Scientists in the US have developed a device that can harvest moisture in the air to supply clean electricity.
A team of engineers at the University of Massachusetts Amherst is creating clean electricity out of thin air.
According to the university, “almost any material can be turned into a device that continuously harvests electricity from moisture in the air”.
The key, it says, lies in being able to fill the material with nanopores less than 100 nanometers in diameter. Researchers have dubbed this the “generic air-gene effect.”
In Research PaperIt explained, “air moisture is a vast, permanent store of energy that, unlike solar and wind, is continuously available”.
But until now, exploring the energy potential of wind has been a complex process – hindered, for example, by the development of unique materials synthesis and the resulting scalability.
However, the new study claims that with this revelation, we should be able to harness energy sustainably from “a wide range of inorganic, organic and biological materials”.
Using nanopores to create small-scale thunderclouds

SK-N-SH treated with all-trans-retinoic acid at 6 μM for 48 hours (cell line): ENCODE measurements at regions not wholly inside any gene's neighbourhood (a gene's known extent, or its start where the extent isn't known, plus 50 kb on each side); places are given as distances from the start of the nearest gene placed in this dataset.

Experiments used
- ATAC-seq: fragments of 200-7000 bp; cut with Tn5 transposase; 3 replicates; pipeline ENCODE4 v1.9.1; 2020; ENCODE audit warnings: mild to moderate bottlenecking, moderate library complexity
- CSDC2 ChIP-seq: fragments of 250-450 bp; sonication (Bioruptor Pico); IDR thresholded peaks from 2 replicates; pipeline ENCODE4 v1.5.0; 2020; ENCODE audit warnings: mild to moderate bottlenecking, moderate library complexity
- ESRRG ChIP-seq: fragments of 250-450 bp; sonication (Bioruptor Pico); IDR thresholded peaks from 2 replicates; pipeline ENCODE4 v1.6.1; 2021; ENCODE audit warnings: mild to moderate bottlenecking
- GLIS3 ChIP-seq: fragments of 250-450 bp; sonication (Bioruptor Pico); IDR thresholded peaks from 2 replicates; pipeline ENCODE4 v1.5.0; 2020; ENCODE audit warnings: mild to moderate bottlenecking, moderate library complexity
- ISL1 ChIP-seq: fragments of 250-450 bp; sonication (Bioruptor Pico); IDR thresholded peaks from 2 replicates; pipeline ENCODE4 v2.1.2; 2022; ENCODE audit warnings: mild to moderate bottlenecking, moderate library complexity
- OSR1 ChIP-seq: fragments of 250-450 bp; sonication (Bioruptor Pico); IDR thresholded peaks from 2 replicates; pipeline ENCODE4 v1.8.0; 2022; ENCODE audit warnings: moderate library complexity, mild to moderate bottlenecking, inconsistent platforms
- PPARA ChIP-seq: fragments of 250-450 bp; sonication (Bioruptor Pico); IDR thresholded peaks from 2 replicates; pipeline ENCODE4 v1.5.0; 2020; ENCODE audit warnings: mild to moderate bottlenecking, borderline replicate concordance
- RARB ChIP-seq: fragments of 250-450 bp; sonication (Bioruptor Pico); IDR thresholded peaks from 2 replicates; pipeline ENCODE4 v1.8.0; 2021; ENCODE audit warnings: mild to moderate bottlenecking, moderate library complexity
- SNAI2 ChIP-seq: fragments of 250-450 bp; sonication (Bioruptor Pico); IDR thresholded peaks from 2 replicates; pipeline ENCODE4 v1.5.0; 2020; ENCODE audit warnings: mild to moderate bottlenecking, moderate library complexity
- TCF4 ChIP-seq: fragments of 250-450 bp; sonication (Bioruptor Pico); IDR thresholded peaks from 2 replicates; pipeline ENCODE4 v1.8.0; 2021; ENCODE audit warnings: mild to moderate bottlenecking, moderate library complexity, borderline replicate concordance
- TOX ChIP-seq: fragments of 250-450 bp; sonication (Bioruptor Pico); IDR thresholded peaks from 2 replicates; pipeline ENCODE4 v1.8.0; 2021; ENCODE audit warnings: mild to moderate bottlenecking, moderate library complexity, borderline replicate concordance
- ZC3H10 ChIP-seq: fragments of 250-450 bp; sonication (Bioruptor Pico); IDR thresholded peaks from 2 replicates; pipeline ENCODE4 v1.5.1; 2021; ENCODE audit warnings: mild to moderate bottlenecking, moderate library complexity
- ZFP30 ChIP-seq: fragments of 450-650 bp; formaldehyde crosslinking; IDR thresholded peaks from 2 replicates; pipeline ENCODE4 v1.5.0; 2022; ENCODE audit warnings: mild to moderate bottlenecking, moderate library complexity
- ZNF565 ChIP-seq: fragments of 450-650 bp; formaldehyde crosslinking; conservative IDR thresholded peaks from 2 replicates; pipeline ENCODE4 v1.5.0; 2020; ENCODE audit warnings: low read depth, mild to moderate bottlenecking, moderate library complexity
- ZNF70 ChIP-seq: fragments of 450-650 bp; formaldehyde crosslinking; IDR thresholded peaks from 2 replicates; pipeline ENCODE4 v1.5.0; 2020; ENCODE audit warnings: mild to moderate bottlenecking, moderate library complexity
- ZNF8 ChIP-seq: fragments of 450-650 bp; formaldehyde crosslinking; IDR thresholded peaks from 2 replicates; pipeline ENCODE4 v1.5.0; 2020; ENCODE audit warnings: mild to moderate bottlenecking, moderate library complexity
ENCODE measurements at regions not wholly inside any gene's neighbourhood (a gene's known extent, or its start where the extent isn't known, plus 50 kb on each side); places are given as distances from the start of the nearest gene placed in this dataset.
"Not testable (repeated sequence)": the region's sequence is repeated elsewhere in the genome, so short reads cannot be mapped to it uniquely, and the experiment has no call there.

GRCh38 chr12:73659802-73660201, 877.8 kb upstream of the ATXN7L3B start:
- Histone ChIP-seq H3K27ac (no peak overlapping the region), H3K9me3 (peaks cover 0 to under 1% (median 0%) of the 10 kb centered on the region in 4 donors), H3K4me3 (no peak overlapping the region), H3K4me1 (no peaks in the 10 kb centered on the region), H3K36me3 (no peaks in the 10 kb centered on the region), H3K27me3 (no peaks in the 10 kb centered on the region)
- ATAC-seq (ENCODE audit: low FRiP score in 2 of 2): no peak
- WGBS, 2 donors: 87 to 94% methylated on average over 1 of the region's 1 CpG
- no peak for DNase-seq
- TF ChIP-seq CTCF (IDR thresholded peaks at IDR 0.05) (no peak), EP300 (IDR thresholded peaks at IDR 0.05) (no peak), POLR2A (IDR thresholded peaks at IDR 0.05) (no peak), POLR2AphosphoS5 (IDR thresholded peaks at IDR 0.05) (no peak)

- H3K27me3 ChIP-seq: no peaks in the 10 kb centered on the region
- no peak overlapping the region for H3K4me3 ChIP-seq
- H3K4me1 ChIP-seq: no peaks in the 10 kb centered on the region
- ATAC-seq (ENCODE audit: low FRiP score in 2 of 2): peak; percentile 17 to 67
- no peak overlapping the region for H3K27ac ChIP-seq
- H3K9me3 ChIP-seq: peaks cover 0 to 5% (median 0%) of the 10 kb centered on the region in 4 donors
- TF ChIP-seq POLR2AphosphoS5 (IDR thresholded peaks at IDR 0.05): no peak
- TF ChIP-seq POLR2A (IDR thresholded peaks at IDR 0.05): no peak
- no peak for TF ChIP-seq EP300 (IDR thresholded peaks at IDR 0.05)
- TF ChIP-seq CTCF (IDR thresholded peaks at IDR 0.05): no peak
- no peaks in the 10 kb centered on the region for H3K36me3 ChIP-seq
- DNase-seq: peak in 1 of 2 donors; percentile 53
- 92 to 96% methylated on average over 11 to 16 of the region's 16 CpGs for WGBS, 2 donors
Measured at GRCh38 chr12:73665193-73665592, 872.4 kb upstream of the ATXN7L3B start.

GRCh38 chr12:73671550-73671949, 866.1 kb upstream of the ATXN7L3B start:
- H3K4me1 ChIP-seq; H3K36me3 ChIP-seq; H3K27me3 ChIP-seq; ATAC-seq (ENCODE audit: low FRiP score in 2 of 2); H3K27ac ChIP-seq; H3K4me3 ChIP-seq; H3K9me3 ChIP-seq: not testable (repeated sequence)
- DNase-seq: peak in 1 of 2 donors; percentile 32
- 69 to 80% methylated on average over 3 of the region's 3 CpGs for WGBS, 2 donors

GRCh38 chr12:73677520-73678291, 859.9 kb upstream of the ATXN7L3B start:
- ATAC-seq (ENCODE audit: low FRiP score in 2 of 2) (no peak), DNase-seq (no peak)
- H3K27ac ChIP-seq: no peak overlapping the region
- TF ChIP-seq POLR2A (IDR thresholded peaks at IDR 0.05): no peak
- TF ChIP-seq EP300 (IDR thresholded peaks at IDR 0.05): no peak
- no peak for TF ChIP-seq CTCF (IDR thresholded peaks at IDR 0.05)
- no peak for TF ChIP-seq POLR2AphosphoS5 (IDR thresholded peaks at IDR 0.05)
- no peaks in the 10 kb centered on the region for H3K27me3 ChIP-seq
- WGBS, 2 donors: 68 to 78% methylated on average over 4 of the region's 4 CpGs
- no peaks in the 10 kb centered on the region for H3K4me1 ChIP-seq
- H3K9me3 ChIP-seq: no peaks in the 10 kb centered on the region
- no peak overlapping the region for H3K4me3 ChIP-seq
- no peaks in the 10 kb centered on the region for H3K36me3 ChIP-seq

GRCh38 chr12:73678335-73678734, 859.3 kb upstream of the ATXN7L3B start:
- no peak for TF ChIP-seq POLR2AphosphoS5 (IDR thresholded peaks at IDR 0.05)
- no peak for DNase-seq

The key lies in nanopores – a nanometer-sized hole that enables air and water to pass through “any material” and eventually create a charge on the surface.
The harvester would need to be made from a thin layer of material filled with nanopores smaller than 100 nm (one-thousandth of a human hair).
Because these holes are so small, as water molecules move from the top to the bottom of the material, they will collide with the edges of the pore, creating a charge.
The upper part of the layer would be bombarded with many more charge-carrying water molecules than the lower part, creating a charge imbalance—like the charge imbalance found in a cloud.
So it produces what is essentially a small-scale, contained thunderstorm – which in turn produces lightning.
“There is a tremendous amount of electricity in the air,” jun yaoassistant professor of electrical and computer engineering at UMass Amherst, said in a statement.
“Think of a cloud as nothing more than a mass of water droplets. Each of those droplets carries a charge, and when the conditions are right, the cloud can produce a lightning bolt—but We don’t know how to get electricity from electricity.
“What we’ve done is to create a human-made, small-scale cloud that produces lightning predictably and consistently for us to harvest it”.
Moisture is constantly present in the air, which means the harvester can theoretically work 24/7 in any conditions.
“The idea is simple, but it’s never been explored before, and it opens up all kinds of possibilities,” Yao said.
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